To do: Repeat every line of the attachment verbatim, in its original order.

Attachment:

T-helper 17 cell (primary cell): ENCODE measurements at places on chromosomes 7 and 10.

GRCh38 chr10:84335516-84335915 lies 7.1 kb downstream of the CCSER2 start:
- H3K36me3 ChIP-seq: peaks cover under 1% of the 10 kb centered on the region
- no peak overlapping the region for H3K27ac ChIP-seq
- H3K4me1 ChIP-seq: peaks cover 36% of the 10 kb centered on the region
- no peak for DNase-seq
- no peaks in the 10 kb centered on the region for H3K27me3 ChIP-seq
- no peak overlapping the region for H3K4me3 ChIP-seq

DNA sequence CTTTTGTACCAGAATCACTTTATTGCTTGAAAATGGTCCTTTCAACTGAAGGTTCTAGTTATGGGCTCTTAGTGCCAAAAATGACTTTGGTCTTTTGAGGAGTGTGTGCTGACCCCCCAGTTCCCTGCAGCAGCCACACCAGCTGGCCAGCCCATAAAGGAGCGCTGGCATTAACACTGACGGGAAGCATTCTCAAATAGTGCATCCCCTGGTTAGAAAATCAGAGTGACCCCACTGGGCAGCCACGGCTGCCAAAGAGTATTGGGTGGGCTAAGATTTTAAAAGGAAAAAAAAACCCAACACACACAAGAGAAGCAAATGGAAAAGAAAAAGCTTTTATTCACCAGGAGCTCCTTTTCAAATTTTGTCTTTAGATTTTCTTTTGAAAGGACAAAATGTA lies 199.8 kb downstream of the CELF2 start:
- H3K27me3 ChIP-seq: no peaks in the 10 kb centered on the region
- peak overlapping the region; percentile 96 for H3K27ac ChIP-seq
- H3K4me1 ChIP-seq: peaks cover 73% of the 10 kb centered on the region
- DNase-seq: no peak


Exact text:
T-helper 17 cell (primary cell): ENCODE measurements at places on chromosomes 7 and 10.

GRCh38 chr10:84335516-84335915 lies 7.1 kb downstream of the CCSER2 start:
- H3K36me3 ChIP-seq: peaks cover under 1% of the 10 kb centered on the region
- no peak overlapping the region for H3K27ac ChIP-seq
- H3K4me1 ChIP-seq: peaks cover 36% of the 10 kb centered on the region
- no peak for DNase-seq
- no peaks in the 10 kb centered on the region for H3K27me3 ChIP-seq
- no peak overlapping the region for H3K4me3 ChIP-seq

DNA sequence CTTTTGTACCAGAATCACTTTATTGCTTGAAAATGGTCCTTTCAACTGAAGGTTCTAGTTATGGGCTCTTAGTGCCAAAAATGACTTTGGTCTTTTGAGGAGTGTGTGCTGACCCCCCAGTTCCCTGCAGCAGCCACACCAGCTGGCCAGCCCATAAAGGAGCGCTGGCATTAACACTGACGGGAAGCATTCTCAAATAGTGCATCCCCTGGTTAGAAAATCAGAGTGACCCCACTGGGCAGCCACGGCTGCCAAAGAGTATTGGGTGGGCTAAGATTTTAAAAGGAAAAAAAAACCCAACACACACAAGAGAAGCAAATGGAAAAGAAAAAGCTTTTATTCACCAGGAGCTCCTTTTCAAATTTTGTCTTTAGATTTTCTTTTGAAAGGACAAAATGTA lies 199.8 kb downstream of the CELF2 start:
- H3K27me3 ChIP-seq: no peaks in the 10 kb centered on the region
- peak overlapping the region; percentile 96 for H3K27ac ChIP-seq
- H3K4me1 ChIP-seq: peaks cover 73% of the 10 kb centered on the region
- DNase-seq: no peak